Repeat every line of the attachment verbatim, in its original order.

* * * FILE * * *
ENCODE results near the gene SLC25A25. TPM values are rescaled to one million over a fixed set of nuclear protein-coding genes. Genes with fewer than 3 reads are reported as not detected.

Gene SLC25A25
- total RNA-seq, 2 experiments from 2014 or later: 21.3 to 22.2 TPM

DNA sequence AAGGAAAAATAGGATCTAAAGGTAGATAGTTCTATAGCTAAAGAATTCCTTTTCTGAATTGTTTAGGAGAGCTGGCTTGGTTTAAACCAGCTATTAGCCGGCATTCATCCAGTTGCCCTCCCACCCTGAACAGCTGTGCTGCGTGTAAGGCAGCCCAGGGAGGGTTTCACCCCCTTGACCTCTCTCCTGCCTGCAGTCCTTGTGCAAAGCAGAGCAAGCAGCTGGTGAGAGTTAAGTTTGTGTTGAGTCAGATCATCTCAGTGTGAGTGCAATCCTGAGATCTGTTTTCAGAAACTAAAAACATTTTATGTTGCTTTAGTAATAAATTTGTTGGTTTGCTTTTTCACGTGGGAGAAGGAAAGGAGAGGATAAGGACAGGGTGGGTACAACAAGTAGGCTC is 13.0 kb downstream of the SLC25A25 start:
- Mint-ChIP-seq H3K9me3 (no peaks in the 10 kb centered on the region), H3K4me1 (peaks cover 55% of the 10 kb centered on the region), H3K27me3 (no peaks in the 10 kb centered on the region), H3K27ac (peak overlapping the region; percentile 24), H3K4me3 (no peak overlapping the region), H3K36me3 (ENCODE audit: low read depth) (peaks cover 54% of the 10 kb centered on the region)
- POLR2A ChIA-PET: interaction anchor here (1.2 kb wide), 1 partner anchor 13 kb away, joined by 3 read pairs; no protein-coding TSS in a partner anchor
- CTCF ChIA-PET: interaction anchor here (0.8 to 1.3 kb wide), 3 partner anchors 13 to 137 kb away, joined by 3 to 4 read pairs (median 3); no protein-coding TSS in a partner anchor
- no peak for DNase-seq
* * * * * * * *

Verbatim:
ENCODE results near the gene SLC25A25. TPM values are rescaled to one million over a fixed set of nuclear protein-coding genes. Genes with fewer than 3 reads are reported as not detected.

Gene SLC25A25
- total RNA-seq, 2 experiments from 2014 or later: 21.3 to 22.2 TPM

DNA sequence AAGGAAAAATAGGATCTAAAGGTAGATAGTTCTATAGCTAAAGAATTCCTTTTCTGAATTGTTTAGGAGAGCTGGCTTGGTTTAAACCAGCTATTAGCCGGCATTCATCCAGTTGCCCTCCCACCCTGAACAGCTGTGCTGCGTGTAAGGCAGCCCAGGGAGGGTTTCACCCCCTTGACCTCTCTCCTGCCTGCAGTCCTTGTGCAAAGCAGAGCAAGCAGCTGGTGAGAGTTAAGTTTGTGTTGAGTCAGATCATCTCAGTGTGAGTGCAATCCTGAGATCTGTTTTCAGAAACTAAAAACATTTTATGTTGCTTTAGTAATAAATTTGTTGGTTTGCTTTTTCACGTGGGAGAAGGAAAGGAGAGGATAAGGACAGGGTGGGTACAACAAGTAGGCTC is 13.0 kb downstream of the SLC25A25 start:
- Mint-ChIP-seq H3K9me3 (no peaks in the 10 kb centered on the region), H3K4me1 (peaks cover 55% of the 10 kb centered on the region), H3K27me3 (no peaks in the 10 kb centered on the region), H3K27ac (peak overlapping the region; percentile 24), H3K4me3 (no peak overlapping the region), H3K36me3 (ENCODE audit: low read depth) (peaks cover 54% of the 10 kb centered on the region)
- POLR2A ChIA-PET: interaction anchor here (1.2 kb wide), 1 partner anchor 13 kb away, joined by 3 read pairs; no protein-coding TSS in a partner anchor
- CTCF ChIA-PET: interaction anchor here (0.8 to 1.3 kb wide), 3 partner anchors 13 to 137 kb away, joined by 3 to 4 read pairs (median 3); no protein-coding TSS in a partner anchor
- no peak for DNase-seq